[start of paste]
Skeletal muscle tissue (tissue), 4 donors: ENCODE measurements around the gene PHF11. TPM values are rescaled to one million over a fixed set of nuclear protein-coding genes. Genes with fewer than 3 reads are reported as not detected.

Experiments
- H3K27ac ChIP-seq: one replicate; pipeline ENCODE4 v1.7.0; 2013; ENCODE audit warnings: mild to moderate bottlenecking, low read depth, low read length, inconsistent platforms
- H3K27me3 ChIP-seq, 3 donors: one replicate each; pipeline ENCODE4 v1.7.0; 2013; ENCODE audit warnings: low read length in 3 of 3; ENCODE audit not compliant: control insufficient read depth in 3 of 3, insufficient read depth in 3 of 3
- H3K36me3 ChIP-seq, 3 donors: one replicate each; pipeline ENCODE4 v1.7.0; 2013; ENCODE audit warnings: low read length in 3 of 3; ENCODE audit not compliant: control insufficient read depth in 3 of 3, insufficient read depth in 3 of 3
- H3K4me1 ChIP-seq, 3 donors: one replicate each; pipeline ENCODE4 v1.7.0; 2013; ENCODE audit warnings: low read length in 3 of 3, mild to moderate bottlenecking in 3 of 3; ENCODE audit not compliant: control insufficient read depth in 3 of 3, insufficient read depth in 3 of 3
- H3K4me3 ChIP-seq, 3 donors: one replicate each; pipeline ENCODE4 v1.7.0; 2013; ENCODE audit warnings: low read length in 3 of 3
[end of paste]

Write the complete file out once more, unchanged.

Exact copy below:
Skeletal muscle tissue (tissue), 4 donors: ENCODE measurements around the gene PHF11. TPM values are rescaled to one million over a fixed set of nuclear protein-coding genes. Genes with fewer than 3 reads are reported as not detected.

Experiments
- H3K27ac ChIP-seq: one replicate; pipeline ENCODE4 v1.7.0; 2013; ENCODE audit warnings: mild to moderate bottlenecking, low read depth, low read length, inconsistent platforms
- H3K27me3 ChIP-seq, 3 donors: one replicate each; pipeline ENCODE4 v1.7.0; 2013; ENCODE audit warnings: low read length in 3 of 3; ENCODE audit not compliant: control insufficient read depth in 3 of 3, insufficient read depth in 3 of 3
- H3K36me3 ChIP-seq, 3 donors: one replicate each; pipeline ENCODE4 v1.7.0; 2013; ENCODE audit warnings: low read length in 3 of 3; ENCODE audit not compliant: control insufficient read depth in 3 of 3, insufficient read depth in 3 of 3
- H3K4me1 ChIP-seq, 3 donors: one replicate each; pipeline ENCODE4 v1.7.0; 2013; ENCODE audit warnings: low read length in 3 of 3, mild to moderate bottlenecking in 3 of 3; ENCODE audit not compliant: control insufficient read depth in 3 of 3, insufficient read depth in 3 of 3
- H3K4me3 ChIP-seq, 3 donors: one replicate each; pipeline ENCODE4 v1.7.0; 2013; ENCODE audit warnings: low read length in 3 of 3